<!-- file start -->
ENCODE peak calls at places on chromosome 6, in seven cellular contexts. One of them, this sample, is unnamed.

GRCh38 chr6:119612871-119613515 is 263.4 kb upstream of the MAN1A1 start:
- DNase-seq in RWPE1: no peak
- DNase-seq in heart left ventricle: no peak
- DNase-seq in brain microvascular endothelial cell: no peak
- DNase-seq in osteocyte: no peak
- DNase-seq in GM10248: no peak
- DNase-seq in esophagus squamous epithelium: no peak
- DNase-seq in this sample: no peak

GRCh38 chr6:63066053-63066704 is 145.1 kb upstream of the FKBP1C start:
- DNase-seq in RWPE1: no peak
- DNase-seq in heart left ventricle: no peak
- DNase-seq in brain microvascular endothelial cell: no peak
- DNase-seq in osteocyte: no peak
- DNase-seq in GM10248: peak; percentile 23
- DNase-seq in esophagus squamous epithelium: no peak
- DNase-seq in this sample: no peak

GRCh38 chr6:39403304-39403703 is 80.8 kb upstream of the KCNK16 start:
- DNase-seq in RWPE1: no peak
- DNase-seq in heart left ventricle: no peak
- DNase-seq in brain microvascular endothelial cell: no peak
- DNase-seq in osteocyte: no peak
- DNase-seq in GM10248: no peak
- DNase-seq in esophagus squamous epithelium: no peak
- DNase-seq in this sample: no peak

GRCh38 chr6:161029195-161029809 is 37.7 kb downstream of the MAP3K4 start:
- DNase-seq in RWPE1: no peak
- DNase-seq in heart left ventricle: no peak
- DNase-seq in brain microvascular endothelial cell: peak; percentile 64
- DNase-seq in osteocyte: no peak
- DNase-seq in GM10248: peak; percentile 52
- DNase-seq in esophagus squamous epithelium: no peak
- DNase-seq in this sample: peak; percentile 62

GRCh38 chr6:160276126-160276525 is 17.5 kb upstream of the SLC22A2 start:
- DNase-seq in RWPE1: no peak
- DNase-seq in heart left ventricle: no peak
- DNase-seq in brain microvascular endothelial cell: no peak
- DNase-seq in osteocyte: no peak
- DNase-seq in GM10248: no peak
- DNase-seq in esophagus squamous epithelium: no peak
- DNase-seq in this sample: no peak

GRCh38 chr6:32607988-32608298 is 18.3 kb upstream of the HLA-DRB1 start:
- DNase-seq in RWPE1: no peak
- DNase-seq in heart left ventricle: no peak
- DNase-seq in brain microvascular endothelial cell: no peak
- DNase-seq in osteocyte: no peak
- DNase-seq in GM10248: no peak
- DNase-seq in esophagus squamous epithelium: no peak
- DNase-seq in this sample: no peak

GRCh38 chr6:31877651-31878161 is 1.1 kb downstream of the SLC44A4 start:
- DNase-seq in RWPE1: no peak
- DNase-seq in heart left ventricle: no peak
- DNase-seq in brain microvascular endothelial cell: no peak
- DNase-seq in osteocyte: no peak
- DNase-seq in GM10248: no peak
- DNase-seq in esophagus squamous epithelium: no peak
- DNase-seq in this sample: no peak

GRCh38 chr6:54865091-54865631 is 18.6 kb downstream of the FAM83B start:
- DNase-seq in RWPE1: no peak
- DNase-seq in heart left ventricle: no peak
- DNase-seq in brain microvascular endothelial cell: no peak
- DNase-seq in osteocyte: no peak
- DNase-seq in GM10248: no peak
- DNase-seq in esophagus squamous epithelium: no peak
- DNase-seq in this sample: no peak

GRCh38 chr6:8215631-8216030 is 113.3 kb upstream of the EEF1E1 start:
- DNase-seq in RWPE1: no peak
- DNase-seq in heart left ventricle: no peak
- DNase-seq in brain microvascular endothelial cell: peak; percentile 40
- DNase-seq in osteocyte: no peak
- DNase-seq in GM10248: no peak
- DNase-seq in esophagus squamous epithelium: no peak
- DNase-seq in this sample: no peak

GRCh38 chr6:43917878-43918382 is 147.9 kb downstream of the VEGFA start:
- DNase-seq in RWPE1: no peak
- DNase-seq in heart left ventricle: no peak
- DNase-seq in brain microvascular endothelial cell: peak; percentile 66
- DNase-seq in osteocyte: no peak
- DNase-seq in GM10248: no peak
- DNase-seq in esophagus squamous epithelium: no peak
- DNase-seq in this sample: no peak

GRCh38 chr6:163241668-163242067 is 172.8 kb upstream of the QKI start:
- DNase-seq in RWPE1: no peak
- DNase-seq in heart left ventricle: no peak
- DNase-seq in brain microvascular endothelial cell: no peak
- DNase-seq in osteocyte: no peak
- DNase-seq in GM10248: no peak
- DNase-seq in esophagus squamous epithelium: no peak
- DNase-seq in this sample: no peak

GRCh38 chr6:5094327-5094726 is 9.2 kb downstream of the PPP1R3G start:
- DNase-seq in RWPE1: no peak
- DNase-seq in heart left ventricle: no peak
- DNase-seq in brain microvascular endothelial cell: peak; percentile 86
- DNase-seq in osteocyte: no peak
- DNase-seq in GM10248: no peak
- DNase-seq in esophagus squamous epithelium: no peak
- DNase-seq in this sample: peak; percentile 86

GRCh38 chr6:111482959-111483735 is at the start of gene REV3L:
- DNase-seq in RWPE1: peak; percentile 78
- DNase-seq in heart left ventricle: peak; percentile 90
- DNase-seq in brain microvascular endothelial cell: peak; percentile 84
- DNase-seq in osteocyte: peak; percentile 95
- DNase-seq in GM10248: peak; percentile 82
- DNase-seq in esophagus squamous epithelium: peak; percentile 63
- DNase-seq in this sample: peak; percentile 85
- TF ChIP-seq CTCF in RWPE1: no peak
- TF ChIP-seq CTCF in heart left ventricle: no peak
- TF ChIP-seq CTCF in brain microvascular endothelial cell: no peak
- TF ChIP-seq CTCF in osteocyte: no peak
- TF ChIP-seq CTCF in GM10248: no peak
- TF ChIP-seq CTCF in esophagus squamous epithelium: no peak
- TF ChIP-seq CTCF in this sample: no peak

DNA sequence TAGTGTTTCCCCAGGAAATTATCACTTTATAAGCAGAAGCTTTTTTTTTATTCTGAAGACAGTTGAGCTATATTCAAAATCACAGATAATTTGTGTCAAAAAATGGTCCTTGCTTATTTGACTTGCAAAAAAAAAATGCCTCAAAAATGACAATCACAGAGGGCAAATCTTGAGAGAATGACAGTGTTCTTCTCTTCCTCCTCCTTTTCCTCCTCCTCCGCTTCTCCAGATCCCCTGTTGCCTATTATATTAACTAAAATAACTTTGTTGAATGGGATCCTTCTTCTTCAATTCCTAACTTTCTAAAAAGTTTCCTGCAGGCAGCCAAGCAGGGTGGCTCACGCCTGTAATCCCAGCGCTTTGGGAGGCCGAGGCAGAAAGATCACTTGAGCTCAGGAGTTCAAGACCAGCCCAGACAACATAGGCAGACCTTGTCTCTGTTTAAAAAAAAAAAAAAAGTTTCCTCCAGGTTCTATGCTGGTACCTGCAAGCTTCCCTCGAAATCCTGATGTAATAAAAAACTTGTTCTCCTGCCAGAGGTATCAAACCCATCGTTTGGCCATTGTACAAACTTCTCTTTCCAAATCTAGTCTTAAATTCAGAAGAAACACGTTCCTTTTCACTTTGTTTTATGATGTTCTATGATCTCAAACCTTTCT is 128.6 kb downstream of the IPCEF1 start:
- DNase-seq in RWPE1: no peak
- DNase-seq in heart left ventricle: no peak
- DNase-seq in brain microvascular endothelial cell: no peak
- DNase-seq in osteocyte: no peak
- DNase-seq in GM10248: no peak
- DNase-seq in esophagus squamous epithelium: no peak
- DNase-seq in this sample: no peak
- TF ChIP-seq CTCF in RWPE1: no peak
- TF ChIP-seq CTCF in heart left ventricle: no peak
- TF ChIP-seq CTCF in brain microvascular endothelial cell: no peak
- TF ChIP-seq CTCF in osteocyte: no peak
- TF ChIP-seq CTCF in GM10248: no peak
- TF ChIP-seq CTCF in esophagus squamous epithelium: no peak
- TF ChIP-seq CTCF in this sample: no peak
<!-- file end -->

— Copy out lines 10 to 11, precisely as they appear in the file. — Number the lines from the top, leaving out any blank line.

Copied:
GRCh38 chr6:63066053-63066704 is 145.1 kb upstream of the FKBP1C start:
- DNase-seq in RWPE1: no peak